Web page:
If you’re starting a webcomic for the first time and don’t have much of a name or reputation, I think most people would reasonably assume that they weren’t going to attract tons and tons of traffic as soon as the comic launches. You can get a leg up if you’re friends with some other comic creators, and they can help promote your new comic, but without some outside marketing assistance, it will take some time for you to build an audience. Depending on your style and talent (and more than a little luck) you’ll slowly see your site traffic increase and perhaps get more and more responsive and devoted fans.
But at some point, that traffic and interest will plateau. The venues you used to develop your following—whether that’s advertising, social media, a nice bit of PR from another site, etc.—will have exhausted their “supply” of potential readers, and further mentions will have less impact. Basically, everyone who might be interested in your work and see those spots where you’re highlighted will have already checked your comic out.
A webcomiker will see this in their site analytics. Their site visits and page views will rise and rise, until they don’t and they just level off. That’s when things have peaked.
The question that a creator needs to ask themselves, then, is: is that enough? Is whatever that peak happens to be enough for what they’re trying to accomplish. Whether that’s a certain number of followers, or a review from a prominent critic, or enough income to quit a day job, or whatever. If it is, great! If not, then the creator will need to decide whether they’re getting enough out of the comic to continue as is, or if they need to do something different.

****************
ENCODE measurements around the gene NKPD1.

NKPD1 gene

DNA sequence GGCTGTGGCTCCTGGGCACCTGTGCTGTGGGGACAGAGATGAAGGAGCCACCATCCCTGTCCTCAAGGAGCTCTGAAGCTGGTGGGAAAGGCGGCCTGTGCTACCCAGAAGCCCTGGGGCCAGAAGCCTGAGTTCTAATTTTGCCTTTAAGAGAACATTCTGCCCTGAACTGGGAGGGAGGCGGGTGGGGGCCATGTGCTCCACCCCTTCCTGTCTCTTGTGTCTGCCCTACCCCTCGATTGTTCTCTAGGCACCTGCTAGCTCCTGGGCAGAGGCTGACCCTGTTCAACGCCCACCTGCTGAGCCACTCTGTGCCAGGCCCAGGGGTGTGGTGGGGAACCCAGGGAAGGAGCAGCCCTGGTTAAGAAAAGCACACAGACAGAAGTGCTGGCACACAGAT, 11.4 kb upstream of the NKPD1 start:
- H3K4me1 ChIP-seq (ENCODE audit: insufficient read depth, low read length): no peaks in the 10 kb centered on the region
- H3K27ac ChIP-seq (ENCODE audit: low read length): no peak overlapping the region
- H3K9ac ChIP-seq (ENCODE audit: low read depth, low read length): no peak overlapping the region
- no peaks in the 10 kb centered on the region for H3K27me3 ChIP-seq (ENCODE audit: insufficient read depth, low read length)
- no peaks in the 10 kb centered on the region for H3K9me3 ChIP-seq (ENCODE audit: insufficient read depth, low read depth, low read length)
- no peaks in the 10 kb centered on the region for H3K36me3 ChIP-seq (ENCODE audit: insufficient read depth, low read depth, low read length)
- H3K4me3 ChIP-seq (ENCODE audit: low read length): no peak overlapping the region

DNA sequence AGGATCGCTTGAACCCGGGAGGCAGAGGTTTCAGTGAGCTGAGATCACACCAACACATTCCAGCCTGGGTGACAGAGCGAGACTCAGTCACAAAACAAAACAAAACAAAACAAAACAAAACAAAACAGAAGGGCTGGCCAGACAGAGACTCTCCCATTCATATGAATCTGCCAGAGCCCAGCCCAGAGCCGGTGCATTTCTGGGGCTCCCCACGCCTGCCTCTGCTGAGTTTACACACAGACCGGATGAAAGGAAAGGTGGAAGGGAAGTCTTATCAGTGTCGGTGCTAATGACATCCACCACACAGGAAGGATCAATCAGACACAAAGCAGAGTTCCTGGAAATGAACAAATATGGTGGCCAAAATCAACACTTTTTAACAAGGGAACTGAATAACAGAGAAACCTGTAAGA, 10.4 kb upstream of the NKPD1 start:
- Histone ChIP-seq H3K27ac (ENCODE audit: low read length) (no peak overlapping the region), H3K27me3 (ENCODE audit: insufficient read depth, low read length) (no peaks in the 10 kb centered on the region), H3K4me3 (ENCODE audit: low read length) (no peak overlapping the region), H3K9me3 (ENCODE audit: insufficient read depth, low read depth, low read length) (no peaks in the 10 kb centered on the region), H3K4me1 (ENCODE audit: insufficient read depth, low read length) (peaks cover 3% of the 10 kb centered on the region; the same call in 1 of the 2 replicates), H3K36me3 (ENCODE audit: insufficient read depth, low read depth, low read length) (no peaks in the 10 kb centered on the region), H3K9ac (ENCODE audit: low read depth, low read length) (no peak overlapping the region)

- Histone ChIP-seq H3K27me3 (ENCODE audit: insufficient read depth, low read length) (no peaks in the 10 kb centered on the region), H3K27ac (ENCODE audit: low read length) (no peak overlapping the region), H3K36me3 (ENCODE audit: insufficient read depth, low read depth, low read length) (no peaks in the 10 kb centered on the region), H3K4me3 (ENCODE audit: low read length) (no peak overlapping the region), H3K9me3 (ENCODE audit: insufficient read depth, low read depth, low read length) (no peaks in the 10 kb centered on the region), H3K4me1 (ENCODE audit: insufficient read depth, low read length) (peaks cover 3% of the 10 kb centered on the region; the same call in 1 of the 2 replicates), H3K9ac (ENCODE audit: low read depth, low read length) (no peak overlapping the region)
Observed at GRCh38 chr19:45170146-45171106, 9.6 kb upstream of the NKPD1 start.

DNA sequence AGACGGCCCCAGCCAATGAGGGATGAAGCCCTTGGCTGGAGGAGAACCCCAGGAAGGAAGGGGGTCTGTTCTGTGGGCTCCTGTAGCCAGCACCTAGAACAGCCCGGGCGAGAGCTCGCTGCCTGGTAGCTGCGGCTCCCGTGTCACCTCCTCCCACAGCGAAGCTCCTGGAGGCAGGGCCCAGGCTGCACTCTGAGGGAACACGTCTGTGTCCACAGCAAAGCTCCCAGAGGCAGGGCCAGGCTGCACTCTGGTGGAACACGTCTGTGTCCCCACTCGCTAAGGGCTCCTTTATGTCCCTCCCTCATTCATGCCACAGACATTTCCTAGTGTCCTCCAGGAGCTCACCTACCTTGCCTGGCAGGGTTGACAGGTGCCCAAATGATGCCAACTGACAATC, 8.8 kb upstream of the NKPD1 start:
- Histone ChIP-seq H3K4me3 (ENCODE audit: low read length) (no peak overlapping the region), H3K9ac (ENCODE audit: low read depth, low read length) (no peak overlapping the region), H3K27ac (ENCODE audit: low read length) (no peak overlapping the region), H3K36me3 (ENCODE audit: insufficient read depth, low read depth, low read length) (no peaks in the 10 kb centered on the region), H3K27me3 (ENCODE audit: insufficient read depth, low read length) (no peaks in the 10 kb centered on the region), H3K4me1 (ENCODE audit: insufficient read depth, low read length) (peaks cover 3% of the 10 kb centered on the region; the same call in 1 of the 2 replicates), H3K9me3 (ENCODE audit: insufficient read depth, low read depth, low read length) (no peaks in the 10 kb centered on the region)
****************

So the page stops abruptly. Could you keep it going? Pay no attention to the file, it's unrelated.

And maybe that’s not a decision they want or need to make as soon as they realize they hit that plateau. Maybe they’re perfectly happy with things at first, but become disappointed or disillusioned after an extended period with no appreciable change. It’s perfectly alright and understandable to want to continue to move forward. No artist wants to remain static indefinitely.
Then the discussion needs to center around whether the comic needs some minor retooling, or if it should be substantially overhauled. Or, for that matter, scrapped entirely in favor of something completely new.
And again, this goes back to where the creator feels is the best way to move forward. Have they said everything they wanted to say with their strip, or are there more stories to tell? Is the art easy to do, or has it become tedious? Does the author still care about the characters at all, or are they just going through the motions out of habit?
There’s no right or wrong answers to any of these questions, but they’re ones that webcomikers will continue to find themselves asking periodically as they reach their personal plateaus. Which is kind of webcomics is all about—doing a personal work to help move a creator from one plateau to the next.